Reopening of Prior Claims
In many circumstances, individual claimants are bringing a claim for disability benefits having brought a prior claim for such benefits previously. In certain circumstances, one may be able to reopen a past Social Security disability insurance claim if doing so within time limits set forth by federal law. The general guidelines for reopeing a past claim is that one may do so as a matter of course within one (1) year of the initial denial date of the prior application, and that one may do so within four (4) years for what is deemed to be “good cause.” In order to find out additional information about the reopening rules, please feel free to visit our website.
Disbursement of Back Pay
Once the SSA approves a claim for SSDI benefits and calculates the amount of back pay and retroactive benefits owed to the claimant, it disburses that amount in a lump sum payment. Ordinarily, the retroactive payment will arrive first (in a direct deposit to one’s banking account, assuming one has set up an account) with the explanation of the decision (called the notice of award) coming approximately within 1 to 2 weeks after receipt of payment.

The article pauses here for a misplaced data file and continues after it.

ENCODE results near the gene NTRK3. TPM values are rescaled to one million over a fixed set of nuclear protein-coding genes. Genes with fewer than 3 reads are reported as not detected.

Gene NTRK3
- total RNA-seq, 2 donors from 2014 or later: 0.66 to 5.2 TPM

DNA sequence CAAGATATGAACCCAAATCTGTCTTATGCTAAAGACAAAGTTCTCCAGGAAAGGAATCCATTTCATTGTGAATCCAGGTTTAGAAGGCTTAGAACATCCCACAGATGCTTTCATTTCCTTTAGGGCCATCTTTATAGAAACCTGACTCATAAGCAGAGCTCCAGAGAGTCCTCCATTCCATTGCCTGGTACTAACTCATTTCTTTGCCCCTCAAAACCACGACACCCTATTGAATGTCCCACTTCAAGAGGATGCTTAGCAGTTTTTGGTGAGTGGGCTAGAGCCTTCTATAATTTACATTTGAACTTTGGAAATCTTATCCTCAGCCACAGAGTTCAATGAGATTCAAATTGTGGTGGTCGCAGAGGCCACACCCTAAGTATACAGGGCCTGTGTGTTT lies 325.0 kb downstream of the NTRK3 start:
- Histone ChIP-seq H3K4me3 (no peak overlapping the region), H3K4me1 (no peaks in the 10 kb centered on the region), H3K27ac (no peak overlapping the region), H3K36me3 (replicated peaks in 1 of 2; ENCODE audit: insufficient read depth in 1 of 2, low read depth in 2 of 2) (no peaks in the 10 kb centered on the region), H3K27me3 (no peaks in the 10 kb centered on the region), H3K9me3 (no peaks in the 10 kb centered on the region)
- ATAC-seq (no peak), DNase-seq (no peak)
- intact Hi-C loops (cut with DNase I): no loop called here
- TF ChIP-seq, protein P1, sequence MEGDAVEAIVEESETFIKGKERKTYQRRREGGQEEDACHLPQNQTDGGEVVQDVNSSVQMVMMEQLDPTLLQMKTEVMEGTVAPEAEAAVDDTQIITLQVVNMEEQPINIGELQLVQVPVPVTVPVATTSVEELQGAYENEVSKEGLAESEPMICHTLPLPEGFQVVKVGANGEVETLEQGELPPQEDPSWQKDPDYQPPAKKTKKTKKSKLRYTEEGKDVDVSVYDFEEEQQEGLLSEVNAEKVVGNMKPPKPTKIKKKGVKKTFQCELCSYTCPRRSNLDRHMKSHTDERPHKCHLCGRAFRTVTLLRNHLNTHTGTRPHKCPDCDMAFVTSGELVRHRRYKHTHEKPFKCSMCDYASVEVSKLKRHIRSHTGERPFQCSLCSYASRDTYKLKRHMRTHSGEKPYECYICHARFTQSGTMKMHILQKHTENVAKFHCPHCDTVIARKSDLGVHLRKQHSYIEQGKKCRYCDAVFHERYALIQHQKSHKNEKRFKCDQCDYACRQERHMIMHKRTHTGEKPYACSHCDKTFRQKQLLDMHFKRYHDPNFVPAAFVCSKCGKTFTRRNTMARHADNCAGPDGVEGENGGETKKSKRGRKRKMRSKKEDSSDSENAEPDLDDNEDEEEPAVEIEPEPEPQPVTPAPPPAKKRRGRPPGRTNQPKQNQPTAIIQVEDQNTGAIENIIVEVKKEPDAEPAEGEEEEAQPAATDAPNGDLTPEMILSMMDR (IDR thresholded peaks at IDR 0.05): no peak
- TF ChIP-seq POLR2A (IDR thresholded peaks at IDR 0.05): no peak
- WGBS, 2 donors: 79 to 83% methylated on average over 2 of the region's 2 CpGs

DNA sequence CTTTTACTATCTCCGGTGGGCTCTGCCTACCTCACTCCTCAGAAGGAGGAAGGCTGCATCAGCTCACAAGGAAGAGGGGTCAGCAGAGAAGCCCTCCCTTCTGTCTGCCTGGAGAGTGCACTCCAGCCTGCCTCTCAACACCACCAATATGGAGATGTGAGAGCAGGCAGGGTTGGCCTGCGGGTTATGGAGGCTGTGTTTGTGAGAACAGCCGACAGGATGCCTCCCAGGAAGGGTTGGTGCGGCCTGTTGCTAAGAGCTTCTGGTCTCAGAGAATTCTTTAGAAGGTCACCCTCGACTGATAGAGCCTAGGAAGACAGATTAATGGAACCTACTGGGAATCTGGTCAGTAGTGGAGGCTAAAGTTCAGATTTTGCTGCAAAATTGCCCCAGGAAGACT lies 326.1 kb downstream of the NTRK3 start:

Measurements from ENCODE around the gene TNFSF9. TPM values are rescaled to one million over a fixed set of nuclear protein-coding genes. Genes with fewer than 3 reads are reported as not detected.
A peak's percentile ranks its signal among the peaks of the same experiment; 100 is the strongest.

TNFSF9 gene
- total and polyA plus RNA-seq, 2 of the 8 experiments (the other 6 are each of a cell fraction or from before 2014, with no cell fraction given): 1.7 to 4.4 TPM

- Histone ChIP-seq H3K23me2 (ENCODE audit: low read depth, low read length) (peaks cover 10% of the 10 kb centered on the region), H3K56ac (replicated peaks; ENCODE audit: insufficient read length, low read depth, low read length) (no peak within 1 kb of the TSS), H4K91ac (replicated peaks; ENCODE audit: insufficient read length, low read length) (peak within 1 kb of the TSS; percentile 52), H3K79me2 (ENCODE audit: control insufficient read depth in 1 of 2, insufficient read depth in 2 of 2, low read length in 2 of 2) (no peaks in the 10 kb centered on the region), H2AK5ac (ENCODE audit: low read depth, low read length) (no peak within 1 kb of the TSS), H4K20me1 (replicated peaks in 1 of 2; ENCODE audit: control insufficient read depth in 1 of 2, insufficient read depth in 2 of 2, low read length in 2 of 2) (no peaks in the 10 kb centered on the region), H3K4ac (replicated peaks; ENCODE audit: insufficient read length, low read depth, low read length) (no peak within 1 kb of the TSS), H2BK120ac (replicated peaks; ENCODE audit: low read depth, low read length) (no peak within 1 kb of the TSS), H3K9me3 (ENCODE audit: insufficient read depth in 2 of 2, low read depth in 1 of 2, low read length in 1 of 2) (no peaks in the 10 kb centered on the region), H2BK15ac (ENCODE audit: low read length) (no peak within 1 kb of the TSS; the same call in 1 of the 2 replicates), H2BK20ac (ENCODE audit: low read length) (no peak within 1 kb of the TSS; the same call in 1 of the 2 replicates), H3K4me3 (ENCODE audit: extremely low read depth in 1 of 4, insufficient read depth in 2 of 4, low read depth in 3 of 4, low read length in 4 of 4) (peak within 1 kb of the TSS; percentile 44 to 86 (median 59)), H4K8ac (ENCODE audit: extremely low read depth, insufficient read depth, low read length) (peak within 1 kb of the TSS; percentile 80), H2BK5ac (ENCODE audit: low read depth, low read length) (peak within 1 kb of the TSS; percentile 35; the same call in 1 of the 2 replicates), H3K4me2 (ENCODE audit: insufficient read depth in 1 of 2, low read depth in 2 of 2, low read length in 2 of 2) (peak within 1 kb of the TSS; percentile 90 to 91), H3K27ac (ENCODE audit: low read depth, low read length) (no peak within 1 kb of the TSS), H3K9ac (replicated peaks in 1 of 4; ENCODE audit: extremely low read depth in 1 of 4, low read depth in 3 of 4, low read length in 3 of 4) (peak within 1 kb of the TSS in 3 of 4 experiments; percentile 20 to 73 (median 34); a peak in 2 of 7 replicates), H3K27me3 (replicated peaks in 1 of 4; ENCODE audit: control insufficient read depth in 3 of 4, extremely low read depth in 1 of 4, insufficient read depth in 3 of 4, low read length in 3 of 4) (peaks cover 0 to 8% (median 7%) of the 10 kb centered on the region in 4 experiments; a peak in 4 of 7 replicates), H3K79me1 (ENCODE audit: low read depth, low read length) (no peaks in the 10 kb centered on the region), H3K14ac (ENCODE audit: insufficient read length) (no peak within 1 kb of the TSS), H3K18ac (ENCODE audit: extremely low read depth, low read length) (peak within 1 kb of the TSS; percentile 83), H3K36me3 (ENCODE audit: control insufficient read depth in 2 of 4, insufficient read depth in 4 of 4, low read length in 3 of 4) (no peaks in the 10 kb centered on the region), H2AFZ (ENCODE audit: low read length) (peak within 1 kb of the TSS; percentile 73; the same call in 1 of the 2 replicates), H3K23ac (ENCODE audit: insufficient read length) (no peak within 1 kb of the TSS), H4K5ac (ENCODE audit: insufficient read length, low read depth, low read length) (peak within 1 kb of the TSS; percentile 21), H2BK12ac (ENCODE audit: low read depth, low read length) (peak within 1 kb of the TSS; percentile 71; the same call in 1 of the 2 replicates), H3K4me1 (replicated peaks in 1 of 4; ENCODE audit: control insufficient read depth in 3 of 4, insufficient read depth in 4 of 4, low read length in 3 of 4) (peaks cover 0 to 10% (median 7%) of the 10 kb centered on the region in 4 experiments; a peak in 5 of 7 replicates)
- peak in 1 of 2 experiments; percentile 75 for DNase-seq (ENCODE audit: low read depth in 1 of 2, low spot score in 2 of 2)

For additional information as to what you may be entitled to receive in retroactive Social Security disability benefits, Contact the Law Offices of Russell J. Goldsmith online or at 1-800-773-8622 today to schedule a free and confidential consultation so we can help you get started on your SSDI claim.
More Blog Posts:
Failing to Follow Your Doctor’s Prescribed Therapy When Making an SSDI Claim in Massachusetts and Around the Country, Social Security Disability Lawyer Blog, August 21, 2015
Requesting Reconsideration of an Application for SSDI in Maine and Elsewhere, Social Security Disability Lawyer Blog, August 2, 2015
How to Apply for SSDI Benefits in Maine and Beyond, Social Security Disability Lawyer Blog, July 1, 2015